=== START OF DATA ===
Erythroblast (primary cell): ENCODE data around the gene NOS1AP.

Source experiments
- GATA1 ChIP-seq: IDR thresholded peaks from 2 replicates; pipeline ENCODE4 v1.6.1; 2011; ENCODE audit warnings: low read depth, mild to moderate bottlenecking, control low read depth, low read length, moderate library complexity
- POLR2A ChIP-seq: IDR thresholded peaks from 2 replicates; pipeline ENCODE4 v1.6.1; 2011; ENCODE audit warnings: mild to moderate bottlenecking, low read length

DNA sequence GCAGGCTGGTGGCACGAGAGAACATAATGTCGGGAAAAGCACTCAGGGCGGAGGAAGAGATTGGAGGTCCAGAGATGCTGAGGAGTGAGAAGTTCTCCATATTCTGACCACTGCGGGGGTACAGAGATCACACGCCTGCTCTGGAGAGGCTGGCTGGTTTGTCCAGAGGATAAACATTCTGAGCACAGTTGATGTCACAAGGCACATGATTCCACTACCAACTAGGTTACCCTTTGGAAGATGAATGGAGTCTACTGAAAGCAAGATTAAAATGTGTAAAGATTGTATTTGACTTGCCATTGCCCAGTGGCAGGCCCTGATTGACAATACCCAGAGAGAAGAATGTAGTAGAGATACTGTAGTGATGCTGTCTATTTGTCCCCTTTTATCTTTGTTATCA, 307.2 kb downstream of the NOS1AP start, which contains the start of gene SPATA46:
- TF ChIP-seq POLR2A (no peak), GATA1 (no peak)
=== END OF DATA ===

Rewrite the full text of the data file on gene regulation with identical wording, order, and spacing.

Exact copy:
Erythroblast (primary cell): ENCODE data around the gene NOS1AP.

Source experiments
- GATA1 ChIP-seq: IDR thresholded peaks from 2 replicates; pipeline ENCODE4 v1.6.1; 2011; ENCODE audit warnings: low read depth, mild to moderate bottlenecking, control low read depth, low read length, moderate library complexity
- POLR2A ChIP-seq: IDR thresholded peaks from 2 replicates; pipeline ENCODE4 v1.6.1; 2011; ENCODE audit warnings: mild to moderate bottlenecking, low read length

DNA sequence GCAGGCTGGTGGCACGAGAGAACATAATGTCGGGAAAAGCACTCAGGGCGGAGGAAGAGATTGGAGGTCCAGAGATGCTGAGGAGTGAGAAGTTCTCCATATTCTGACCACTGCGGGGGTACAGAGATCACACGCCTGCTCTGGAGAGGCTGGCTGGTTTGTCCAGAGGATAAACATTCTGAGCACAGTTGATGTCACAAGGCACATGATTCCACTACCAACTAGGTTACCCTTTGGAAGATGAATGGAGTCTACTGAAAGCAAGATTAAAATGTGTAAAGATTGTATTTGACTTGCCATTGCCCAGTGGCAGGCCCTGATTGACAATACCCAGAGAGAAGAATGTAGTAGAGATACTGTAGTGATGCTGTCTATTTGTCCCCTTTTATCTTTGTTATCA, 307.2 kb downstream of the NOS1AP start, which contains the start of gene SPATA46:
- TF ChIP-seq POLR2A (no peak), GATA1 (no peak)